Section V, "Structures of Injustice and Struggles for Liberation," entered into the goals of the ecumenical movement in the political and social spheres. The report identified Jesus as a Servant who was born into poverty, so "Christ himself calls us to follow him on the same path, committed to the cause of the oppressed and with readiness to suffer" (Plenary Document 28, p. 1). Christians are to struggle for fundamental human rights, for the basic guarantees for life such as the right to work, health care, adequate food, decent housing, education, and the special need’s of women.
Amid the rightful condemnation of the "world-wide web of racist penetration," an appeal was made to the churches and their Western foreign mission agencies, "to reexamine their use of human and material resources so that they can effectively support. liberation efforts and contribute to human dignity in developing countries in ways that are beyond the scope of traditional patterns of giving and receiving" (p. 12). This seems to be an appeal to the churches and missions to use their funds and personnel to liberate countries such as South Africa "because of the legal enforcement of racism there" (p. 13.) At a press conference it was reported that at the present time funds are being directed from the WCC Program to Combat Racism to the American Indian Movement, Indians in Bolivia and Paraguay, Aborigines in Australia and New Zealand, Koreans in Japan, and the Malcolm X University in the USA.
Evangelicals recognize the sinfulness of racism and have greatly contributed toward racial equality by evangelism and missions that have sowed the seeds of justice by the transformation of the human heart. Great wisdom and understanding are needed in dealing with these questions, so that the gospel can best produce its by-products of transformation of society and the elimination of social evils.
Section VI, "Human Development: Ambiguities of Power, Technology and Quality of Life," presented a section report that has much to commend it. It stressed forced revolutionary and powerful elements involved in the process of change in the next decade: the demands of twothirds of the earth’s people; the ecological problems that threaten present and future generations; the misuse of power and the struggle of the powerless; the questioning of the growth-oriented affluent societies and the consequences of this for the rest of mankind (Plenary Document 35, P. 1).
Armament, technology, energy conservation, biology questions, population, the quality of life and a proper asceticism received extensive study and recommendations.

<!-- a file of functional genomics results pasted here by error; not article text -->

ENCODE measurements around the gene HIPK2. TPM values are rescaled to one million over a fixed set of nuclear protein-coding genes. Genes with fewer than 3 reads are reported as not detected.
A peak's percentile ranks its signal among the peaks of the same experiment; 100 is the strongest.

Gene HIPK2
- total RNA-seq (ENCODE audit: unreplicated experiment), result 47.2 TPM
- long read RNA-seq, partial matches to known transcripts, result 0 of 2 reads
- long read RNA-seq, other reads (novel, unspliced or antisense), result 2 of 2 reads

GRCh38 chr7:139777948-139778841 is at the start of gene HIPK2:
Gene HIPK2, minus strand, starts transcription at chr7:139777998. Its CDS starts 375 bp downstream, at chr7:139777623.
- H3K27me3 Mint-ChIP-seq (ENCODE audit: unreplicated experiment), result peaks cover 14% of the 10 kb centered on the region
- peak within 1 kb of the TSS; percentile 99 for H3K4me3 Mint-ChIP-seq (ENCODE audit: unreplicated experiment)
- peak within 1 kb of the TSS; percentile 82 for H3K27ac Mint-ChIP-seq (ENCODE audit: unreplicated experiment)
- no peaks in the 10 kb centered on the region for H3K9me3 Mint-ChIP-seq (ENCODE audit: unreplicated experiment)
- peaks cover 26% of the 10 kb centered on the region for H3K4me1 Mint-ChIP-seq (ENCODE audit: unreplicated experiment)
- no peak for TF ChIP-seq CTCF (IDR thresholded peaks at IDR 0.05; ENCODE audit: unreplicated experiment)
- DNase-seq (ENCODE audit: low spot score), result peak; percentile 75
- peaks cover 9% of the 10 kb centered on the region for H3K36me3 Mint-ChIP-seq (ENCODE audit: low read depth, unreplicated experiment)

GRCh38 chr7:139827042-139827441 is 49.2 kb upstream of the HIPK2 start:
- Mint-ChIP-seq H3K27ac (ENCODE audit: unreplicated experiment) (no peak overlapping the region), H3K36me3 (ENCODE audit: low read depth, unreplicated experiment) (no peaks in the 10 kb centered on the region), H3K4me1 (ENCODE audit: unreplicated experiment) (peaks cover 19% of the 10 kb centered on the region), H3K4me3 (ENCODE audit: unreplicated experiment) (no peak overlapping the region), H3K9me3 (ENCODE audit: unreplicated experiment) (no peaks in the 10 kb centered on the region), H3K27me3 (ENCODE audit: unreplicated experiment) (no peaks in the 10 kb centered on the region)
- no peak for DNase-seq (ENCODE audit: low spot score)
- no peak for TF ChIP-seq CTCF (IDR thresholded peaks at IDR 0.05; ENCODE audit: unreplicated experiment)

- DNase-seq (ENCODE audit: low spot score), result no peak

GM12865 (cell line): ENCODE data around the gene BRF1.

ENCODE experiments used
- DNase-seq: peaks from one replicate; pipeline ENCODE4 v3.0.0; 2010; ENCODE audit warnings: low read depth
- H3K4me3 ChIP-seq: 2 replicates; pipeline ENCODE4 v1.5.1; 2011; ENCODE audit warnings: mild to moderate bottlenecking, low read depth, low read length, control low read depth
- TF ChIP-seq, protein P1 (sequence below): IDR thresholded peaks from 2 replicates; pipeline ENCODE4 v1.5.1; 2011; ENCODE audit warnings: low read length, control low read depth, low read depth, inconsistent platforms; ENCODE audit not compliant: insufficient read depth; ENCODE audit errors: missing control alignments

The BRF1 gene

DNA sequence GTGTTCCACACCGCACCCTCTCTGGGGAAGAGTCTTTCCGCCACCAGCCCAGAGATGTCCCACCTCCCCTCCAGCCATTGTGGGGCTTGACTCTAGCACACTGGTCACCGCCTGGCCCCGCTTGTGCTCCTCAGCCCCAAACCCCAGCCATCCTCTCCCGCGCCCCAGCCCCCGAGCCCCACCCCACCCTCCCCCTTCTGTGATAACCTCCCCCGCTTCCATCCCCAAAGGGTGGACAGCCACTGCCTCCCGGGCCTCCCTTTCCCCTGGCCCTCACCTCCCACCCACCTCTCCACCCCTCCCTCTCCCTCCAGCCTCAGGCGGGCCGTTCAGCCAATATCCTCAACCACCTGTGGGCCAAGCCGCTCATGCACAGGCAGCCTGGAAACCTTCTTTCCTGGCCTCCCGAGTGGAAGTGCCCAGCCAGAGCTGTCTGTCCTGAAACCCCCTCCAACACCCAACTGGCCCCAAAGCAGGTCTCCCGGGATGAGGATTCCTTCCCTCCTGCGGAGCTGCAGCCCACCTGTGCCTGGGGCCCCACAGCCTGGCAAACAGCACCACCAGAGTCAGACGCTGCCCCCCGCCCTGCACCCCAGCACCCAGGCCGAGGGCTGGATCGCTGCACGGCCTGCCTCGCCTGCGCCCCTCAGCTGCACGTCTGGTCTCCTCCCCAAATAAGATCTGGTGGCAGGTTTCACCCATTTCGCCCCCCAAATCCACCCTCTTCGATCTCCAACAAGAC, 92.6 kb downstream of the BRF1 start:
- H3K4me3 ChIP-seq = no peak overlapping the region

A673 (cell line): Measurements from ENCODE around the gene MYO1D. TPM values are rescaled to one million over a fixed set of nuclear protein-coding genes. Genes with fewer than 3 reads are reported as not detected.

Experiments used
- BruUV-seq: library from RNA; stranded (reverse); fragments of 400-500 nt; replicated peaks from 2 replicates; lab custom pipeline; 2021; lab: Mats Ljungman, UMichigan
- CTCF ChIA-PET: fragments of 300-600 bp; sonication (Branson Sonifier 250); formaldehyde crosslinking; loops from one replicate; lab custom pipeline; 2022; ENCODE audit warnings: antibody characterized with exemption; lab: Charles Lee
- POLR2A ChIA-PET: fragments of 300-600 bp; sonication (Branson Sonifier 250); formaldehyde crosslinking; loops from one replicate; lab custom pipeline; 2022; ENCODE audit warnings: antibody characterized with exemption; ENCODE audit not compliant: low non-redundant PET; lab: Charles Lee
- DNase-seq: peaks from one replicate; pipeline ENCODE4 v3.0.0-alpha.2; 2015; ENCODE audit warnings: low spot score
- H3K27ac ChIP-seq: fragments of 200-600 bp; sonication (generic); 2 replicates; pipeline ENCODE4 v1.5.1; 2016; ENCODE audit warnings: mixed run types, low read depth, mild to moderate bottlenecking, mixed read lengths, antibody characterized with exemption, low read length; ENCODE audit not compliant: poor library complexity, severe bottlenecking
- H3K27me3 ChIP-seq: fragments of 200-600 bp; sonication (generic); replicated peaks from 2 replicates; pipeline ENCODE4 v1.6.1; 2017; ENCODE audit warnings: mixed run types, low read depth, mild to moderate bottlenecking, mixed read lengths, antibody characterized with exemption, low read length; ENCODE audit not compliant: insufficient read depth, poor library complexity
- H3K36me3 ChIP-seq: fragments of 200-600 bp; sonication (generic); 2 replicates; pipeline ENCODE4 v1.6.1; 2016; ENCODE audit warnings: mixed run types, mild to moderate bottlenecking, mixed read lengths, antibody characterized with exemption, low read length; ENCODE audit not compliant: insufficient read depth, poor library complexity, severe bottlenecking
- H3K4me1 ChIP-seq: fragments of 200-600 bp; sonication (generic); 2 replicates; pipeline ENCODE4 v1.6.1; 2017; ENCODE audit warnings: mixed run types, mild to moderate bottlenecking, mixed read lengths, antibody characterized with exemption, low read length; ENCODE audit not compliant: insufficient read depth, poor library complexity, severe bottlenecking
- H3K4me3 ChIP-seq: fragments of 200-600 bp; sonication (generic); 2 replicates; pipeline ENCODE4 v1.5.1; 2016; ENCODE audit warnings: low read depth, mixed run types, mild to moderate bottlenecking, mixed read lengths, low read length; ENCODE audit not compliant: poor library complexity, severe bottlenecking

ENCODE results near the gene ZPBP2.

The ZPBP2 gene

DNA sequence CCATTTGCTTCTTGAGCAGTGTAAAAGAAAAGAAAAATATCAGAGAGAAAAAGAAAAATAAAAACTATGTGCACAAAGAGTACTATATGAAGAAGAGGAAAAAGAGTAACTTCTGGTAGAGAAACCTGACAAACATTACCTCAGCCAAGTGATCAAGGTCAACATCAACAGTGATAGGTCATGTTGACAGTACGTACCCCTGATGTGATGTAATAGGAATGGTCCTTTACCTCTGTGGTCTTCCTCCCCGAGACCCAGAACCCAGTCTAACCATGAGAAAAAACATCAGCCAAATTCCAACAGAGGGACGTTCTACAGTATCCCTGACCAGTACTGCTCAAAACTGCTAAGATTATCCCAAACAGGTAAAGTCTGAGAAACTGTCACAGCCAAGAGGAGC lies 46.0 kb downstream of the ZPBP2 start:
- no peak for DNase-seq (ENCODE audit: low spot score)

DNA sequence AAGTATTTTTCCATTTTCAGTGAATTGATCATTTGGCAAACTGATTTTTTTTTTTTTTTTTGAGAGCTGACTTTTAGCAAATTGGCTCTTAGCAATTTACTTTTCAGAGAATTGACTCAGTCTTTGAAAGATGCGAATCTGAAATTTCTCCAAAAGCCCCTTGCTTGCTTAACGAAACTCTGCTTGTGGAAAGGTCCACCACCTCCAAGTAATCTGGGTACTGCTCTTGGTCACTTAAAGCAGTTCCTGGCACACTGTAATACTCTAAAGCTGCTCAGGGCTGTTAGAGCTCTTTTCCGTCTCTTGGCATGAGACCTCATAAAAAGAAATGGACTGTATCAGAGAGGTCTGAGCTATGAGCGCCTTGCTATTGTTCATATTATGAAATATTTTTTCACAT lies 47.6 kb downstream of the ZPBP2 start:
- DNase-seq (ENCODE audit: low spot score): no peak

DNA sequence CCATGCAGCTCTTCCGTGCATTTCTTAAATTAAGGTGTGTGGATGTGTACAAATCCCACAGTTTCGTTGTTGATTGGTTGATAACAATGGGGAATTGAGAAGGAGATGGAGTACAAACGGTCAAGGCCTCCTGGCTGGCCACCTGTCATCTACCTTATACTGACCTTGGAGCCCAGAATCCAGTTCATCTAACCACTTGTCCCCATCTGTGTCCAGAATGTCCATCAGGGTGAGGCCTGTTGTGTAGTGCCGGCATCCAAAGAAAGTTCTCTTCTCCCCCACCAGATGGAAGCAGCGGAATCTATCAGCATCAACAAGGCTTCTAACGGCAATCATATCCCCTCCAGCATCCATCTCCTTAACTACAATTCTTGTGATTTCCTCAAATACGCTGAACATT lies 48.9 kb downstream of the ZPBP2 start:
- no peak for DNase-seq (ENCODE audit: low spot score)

The WCC has taken its "agenda" from the world because it sees Christ in the world working toward the reconciliation of it and the redemption of the world system. Thus the biblical distinction between the church and the world has been blurred in some cases and lost in others. The entire program of the WCC appears to have been reorganized and reoriented from its original purposes to promote the unity of the churches so that the world may be evangelized in the biblical spirit of Edinburgh 1910, to an horizontal philosophy of world governmental restructuring resulting in the promotion of international Marxism and Maoism.
Continued and increased concern may be expressed for the WCC attitudes toward scriptural authority and the doctrines of Christ, salvation and eschatology. Evangelization has not only acquired the dimension of social concern, but the WCC understanding of salvation is distorted from that of the Scriptures by ambiguous views on the atonement, the lostness of man, and the "new man" in the world since the incarnation.
God has blessed those who in love have remained faithful to the Scriptures as the infallible (verbally inerrant) Word of God. Conservative evangelicals need to persevere in the way the Lord has led them by his Spirit during recent decades. There is no valid reason to believe that the Lord will speed world evangelization through the visible and organizational unity of Christendom. In fact, world evangelization will most certainly be hindered by conservative evangelical participation in the WCC: the simplicity of biblical Christianity will be complicated and the great strength of proclaiming and persuading by the preaching of the Bible in the power of the Holy Spirit may be seriously dissipated and diminished.